KNOW YOUR ANATOMY | VS CORE

Updated: 6 days ago


Getting six-pack abs is perhaps one of the most common goals that trainees are looking after.


However, the six-pack is just one of the components of your abdominal musculature so it is a good idea to learn how to differentiate between the six-pack and the core.


In knowing the differences between the two, you will be able to create a much stronger core, overall.


This article is dedicated specifically to explaining the differences between the two, so let’s get to it!


The 6-Pack


It is a fact that a well-chiseled set of abs can make or break your physique, as it makes up a large portion of the front side of your torso.


The six-pack is technically 1 single muscle, called the “Rectus abdominis” and its main function is to move the body between the ribcage and the pelvis.


This muscle is targeted when you do exercises that make you curl your torso, or lift your legs/knees up.


Now, oppositely, the CORE is a group of muscles and as a matter of fact, the rectus abdominis is a part of your core.


Certainly because of the fact that the core is a bunch of different muscle groups, it has plenty of important functions, including but not limited to:


  1. Maintaining organ position

  2. Spinal support

  3. Stabilization

  4. Breathing assistance

  5. Balance

What Is The Core Made Of?


Alright so now you learned the basic difference between the six-pack and the core - The six-pack is a part of the core, which serves a variety of different functions.


So now you know the difference: The abs are a single muscle group, while the core is a set of muscles that includes the abs.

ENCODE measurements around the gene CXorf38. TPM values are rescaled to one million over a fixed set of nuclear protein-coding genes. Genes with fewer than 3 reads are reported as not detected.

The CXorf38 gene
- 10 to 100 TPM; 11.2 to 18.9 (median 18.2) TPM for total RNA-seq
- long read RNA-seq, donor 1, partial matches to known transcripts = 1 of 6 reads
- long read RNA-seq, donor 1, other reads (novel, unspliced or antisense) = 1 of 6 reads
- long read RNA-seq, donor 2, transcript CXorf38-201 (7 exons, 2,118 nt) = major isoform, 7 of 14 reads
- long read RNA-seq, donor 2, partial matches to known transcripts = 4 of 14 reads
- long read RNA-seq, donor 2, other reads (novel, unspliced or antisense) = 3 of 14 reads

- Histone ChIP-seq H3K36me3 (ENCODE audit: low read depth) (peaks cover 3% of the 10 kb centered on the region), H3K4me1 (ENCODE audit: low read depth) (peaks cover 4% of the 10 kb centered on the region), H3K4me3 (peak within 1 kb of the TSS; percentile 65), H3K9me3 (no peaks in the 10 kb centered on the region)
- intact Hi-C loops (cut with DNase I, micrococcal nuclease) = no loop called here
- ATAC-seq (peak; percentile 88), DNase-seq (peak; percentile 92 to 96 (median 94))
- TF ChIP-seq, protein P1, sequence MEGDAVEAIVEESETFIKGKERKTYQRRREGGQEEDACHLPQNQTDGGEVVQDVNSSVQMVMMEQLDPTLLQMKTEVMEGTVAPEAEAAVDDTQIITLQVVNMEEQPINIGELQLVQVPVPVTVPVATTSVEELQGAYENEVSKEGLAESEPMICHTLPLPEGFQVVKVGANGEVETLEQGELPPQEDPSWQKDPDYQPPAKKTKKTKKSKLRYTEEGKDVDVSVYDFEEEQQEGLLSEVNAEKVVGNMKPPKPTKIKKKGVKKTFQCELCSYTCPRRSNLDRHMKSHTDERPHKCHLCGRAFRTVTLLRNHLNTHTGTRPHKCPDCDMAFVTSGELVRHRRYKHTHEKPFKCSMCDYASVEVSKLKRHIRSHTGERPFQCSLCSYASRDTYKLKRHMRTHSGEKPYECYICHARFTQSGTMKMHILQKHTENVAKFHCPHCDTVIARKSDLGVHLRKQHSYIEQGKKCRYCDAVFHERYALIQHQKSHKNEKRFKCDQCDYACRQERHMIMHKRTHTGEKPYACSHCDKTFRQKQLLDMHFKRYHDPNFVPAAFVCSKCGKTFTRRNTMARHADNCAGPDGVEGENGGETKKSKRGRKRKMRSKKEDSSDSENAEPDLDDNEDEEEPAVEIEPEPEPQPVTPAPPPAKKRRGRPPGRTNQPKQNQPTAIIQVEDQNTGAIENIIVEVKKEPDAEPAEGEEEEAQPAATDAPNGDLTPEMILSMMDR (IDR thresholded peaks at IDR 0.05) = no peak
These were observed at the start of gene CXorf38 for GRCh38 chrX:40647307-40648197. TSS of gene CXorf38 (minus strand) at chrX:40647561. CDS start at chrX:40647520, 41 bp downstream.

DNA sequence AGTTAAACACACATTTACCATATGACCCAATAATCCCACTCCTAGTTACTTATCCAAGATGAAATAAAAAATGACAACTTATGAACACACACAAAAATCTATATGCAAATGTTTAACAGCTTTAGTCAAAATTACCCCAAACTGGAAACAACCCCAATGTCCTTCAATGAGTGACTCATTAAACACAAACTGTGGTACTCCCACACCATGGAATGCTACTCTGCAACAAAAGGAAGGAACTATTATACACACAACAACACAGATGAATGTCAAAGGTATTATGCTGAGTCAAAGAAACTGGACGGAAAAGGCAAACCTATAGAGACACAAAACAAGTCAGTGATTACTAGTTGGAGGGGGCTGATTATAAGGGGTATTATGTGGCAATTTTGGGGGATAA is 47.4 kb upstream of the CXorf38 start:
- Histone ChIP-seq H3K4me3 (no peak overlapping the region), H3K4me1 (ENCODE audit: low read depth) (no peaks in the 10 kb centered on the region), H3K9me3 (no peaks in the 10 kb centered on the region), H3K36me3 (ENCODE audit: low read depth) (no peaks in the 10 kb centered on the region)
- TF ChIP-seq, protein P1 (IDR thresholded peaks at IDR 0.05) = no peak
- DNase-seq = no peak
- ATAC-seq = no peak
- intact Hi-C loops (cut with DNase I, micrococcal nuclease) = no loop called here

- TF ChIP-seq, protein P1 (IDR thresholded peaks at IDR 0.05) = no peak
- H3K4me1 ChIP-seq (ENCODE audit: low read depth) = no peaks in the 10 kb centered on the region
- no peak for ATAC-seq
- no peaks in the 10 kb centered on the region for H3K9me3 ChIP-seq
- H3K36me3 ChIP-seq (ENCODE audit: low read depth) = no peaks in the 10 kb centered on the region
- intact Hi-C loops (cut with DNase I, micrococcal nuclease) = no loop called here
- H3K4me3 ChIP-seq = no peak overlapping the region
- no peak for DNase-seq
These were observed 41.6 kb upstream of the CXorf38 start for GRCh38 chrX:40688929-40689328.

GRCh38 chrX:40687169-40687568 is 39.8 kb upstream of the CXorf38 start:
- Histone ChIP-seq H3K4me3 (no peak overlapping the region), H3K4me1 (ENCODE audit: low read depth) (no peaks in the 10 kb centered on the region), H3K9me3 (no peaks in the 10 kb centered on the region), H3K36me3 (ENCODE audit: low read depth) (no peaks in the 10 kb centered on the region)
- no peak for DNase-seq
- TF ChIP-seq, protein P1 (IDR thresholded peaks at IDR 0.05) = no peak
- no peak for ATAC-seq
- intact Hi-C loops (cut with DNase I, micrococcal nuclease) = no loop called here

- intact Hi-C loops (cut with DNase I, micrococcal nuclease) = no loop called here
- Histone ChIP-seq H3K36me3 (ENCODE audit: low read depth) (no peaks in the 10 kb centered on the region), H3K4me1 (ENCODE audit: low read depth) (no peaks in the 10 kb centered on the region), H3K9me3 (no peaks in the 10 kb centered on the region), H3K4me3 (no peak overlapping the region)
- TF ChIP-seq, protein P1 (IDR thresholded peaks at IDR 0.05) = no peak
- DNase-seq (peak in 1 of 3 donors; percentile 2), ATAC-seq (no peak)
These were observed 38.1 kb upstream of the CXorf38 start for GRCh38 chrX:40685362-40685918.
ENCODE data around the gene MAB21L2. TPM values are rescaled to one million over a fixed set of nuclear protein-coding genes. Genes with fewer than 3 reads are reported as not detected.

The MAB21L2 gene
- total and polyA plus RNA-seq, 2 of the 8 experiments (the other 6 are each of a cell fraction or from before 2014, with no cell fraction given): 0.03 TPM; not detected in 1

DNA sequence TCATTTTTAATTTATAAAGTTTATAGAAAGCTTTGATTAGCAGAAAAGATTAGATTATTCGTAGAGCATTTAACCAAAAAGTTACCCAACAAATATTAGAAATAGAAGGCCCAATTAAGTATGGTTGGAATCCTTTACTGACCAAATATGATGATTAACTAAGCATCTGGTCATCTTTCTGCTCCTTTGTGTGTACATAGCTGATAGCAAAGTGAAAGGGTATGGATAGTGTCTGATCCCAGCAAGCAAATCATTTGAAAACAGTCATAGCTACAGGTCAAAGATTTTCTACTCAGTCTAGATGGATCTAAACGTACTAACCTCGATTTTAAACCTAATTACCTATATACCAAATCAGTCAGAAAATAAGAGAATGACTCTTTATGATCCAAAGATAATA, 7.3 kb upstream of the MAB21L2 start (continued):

The abs, obliques, mid and lower back, and glutes are the main core muscles.


Try to feel your core engaging the next time you do a gym exercise like cable triceps pushdowns.


When it does, it is stabilizing the movement and helps you to remain in a static, upright position.


Unlike the abs, which serve only one function, the core is much more versatile.


To say the least, the core contains muscles that are deep and, for most trainees, unknown or ignored.


They are ignored often because most people just focus on the superficial abdominal musculature (the six-pack).


And though the six-pack looks cool, you must not ignore the other components of your core musculature, as they will help you perform better overall.


Athletes who focus on the heart are much more stable and healthy during dynamic physical activity than those who only exercise their "six-pack."


Furthermore, having a solid core is a great way to avoid certain injuries that are due to underdeveloped core musculature.


How To Train Your Core


This article was written for the sole purpose of instilling in you the belief that your mid-section is much more than a good-looking six-pack.


The six-pack is just one of the components of your core musculature, meaning that you should focus on that… And more!

Besides training the six-pack, you should also target the lower back, obliques, glutes, and inner abdominal muscles.


In doing so, you will not only develop a good-looking set of abs, but also a functional core that will help you with every other exercise, as well as your overall athletic performance.


Top 5 Abs & Core Exercises

Now here are our best picks for exercises that you can use to target the six-pack and the core.


You can include this in your regular training routine, but make sure that you are not doing them the day before heavy compound movements like squats and deadlifts, as this may compromise your performance and stability on those exercises.


#1 Floor crunch

The crunch is the most famous abs exercise, and even though many people dismiss it, it can be a viable tool for six-pack development.


One of the best variations in the floor crunch is during which you only flex the abs, without getting your torso completely off of the ground.


This allows for a strong, prominent contraction, which will inevitably bring better development of your abs.


#2 Hanging Legs Raises


The hanging leg raise is another great abs and core exercise, which can help you strengthen your six-pack and other stabilizing muscle groups.


The tricky thing with this exercise is getting into a rhythm, without swinging the torso out of control.